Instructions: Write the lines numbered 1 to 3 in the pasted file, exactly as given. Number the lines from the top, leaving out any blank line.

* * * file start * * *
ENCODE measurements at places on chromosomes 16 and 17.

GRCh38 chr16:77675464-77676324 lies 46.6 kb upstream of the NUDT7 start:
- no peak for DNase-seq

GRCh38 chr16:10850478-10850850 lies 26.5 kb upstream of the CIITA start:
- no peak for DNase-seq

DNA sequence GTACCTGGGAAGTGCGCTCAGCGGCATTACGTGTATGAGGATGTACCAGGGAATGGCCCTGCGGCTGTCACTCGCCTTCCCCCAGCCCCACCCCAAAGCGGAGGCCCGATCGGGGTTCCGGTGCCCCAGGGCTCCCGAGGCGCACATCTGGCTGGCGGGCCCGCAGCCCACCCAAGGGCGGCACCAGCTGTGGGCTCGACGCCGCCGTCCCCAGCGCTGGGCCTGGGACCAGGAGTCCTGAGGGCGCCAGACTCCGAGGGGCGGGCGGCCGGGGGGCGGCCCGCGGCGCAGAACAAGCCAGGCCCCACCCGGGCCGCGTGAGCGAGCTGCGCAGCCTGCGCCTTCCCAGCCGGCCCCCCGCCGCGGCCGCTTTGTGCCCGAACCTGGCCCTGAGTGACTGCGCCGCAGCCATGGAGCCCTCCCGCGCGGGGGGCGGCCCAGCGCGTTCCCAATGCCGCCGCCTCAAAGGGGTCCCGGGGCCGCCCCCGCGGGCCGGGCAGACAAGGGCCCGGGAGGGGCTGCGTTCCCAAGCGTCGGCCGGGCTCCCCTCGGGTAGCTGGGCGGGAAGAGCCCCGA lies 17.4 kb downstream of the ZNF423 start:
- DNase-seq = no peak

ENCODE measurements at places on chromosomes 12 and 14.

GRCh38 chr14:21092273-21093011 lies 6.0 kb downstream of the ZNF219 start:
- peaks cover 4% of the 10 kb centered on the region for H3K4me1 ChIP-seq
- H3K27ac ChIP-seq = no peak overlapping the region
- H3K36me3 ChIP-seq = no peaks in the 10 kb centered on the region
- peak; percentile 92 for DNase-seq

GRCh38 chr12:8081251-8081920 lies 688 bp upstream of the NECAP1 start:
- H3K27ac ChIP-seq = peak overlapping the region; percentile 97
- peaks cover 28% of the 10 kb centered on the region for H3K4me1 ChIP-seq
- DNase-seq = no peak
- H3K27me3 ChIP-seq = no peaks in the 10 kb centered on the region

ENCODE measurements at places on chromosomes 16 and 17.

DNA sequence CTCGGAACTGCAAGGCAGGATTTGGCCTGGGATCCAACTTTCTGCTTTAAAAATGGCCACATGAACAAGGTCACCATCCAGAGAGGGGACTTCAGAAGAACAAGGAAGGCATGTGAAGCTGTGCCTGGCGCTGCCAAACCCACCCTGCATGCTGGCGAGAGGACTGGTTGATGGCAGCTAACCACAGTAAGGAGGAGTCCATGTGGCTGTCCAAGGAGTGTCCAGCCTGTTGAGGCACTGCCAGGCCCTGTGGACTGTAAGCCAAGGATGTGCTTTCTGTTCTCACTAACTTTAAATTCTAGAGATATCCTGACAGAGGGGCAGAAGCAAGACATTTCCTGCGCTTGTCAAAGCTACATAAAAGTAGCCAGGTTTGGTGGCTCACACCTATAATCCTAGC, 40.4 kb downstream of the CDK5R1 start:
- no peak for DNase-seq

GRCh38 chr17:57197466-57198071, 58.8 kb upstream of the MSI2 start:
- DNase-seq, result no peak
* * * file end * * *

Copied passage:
ENCODE measurements at places on chromosomes 16 and 17.

GRCh38 chr16:77675464-77676324 lies 46.6 kb upstream of the NUDT7 start:
- no peak for DNase-seq